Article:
Under the Care Act Easements of 2020, part of the Coronavirus Act of 2020, health authorities have been encouraged to ‘streamline’ the assessment of needs of patients before leaving hospital, prioritising the most urgent and leaving the rest to take care of themselves. As a result over the last 12 months some 80 percent of people discharged from hospital have never received an assessment at all. This is not integration but expediency.
Meanwhile, plans for improved Public Health generally are largely restricted to calling for tighter regulation of food advertising and labelling in the name of tackling obesity.
With local authority resources stretched to breaking point, token local authority representation on ICS boards and an increased role for the private sector, there’s a real fear Integration will be in name only and social care will continue to be a Cinderella service.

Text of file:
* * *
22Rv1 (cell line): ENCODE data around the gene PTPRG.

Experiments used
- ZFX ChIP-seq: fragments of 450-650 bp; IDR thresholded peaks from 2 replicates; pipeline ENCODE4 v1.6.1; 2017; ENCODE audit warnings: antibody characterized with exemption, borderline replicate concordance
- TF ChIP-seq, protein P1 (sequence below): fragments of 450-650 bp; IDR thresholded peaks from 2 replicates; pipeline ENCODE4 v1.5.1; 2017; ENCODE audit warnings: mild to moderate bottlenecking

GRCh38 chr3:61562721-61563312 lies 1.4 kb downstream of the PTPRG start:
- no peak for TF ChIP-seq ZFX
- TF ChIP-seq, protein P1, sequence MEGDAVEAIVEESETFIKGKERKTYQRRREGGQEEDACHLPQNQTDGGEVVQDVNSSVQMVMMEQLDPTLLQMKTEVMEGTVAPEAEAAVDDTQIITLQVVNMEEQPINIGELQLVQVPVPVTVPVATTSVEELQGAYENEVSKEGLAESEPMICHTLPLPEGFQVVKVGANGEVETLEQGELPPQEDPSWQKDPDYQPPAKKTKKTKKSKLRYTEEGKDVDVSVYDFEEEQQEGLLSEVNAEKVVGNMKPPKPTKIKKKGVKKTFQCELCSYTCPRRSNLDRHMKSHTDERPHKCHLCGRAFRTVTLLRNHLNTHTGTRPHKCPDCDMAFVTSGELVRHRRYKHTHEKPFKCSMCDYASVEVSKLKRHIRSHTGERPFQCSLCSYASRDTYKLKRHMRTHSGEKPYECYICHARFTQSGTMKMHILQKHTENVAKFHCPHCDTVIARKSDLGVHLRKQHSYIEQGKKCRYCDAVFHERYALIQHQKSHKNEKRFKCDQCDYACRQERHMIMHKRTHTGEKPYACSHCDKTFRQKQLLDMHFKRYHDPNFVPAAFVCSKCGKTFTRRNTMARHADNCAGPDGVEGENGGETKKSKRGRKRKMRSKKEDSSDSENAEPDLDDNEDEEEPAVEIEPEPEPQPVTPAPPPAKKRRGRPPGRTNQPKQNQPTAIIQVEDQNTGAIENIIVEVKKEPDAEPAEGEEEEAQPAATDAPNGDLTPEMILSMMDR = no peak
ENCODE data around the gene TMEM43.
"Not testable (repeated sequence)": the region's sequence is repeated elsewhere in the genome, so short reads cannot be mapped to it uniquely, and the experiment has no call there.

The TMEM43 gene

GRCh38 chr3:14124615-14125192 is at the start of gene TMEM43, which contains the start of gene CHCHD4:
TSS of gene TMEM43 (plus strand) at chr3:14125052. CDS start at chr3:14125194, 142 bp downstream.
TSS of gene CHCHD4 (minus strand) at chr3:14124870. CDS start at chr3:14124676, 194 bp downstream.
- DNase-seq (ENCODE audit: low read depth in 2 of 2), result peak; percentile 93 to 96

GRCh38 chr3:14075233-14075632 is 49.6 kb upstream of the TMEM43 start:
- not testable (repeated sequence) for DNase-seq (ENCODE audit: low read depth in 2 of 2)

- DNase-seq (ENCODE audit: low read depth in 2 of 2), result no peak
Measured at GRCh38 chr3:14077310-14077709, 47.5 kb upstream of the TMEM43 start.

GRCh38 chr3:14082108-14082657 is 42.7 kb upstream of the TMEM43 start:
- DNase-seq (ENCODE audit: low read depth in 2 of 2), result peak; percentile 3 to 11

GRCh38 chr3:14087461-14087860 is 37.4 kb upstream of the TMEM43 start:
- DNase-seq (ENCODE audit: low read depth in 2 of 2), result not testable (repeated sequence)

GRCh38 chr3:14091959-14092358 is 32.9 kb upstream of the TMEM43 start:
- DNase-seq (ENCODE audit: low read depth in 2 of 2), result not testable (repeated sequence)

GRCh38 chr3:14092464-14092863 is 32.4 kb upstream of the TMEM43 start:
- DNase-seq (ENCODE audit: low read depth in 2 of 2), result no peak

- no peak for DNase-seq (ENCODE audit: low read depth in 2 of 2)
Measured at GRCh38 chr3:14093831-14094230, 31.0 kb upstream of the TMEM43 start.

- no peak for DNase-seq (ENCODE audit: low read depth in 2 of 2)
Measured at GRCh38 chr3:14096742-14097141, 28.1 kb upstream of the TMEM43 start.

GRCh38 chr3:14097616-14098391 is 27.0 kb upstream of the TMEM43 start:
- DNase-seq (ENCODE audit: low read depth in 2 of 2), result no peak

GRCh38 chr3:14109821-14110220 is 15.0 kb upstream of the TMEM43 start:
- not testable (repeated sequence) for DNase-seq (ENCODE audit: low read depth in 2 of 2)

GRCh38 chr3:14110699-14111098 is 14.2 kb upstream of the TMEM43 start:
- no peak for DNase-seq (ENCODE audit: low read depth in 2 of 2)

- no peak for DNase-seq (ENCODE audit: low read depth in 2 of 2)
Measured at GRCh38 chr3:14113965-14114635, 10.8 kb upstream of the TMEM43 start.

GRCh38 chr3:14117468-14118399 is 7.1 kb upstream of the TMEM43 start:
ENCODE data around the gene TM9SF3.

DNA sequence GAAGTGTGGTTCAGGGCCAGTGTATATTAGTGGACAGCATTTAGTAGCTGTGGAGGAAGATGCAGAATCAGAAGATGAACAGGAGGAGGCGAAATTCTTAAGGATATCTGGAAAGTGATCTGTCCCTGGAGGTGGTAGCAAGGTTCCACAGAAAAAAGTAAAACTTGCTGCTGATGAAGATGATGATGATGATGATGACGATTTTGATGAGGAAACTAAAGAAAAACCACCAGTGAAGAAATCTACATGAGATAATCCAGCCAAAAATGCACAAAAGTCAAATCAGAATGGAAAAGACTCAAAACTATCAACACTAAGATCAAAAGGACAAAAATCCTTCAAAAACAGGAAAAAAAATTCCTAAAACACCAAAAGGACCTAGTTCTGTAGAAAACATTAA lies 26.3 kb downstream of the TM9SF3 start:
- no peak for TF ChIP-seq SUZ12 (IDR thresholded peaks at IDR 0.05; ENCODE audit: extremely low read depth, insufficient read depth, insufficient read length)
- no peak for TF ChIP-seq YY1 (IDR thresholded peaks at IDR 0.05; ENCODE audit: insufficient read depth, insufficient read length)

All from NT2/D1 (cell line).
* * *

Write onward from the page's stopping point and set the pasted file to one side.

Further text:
The Bill makes much of the benefits of greater digitalisation, particularly in primary care. This may be true – up to a point. But part of this digitised improvement involves replacing face to face doctor/patient consultations with digitised meetings.
Centene, the US insurance giant which recently acquired 58 GP practices across England, has for example, emphasised the benefits of a greater use of digital consultations. But the evidence suggests these are, in fact, much less beneficial for all but the most straightforward and simple health issues.
Furthermore greater digitisation raises all the issues currently associated with the Government’s controversial plans to set up a central, digitised, patient records system.